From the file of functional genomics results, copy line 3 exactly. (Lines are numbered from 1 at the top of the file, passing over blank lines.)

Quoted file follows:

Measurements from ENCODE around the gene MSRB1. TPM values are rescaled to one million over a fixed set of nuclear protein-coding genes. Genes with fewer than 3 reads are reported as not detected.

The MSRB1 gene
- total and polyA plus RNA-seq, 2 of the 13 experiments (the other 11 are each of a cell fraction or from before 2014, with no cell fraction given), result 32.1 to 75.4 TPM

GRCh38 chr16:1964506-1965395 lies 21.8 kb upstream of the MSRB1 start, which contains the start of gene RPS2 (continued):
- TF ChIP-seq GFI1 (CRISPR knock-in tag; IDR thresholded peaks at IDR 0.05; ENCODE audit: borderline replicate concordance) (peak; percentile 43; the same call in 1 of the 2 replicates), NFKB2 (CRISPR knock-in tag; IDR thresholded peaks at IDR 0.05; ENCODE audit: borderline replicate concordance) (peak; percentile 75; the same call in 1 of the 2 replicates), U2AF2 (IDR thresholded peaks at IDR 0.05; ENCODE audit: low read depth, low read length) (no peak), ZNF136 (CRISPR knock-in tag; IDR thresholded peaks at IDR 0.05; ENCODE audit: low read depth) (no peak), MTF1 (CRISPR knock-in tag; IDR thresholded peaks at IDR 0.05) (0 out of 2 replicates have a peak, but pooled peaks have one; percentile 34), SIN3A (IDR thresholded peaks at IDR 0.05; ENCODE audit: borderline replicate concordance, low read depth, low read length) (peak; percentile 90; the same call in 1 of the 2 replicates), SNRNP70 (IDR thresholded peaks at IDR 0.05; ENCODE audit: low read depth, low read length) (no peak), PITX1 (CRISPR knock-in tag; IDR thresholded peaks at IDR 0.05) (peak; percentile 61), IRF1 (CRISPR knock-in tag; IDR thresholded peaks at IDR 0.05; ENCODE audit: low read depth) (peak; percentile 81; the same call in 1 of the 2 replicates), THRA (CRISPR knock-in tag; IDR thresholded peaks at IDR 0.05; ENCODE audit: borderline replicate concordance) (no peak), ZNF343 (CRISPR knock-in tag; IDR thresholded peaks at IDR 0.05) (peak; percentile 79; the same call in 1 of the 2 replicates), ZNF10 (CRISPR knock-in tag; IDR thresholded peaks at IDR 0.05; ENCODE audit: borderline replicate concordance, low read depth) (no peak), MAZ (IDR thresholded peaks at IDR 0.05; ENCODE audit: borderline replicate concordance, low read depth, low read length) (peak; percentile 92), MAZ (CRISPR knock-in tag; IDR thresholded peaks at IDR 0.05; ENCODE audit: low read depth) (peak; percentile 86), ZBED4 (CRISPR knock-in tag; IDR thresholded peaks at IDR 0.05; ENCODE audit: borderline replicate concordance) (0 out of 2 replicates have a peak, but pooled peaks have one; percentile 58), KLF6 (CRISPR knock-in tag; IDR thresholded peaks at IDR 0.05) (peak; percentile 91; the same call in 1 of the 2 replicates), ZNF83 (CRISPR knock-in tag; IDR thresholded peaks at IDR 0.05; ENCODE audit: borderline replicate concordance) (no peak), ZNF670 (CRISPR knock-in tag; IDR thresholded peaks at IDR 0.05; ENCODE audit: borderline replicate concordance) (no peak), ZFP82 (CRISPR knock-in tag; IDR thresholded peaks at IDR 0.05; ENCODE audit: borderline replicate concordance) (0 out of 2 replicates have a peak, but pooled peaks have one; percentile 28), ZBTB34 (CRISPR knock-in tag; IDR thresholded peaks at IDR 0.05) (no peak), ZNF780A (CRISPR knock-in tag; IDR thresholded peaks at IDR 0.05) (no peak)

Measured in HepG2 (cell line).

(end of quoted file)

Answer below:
- total and polyA plus RNA-seq, 2 of the 13 experiments (the other 11 are each of a cell fraction or from before 2014, with no cell fraction given), result 32.1 to 75.4 TPM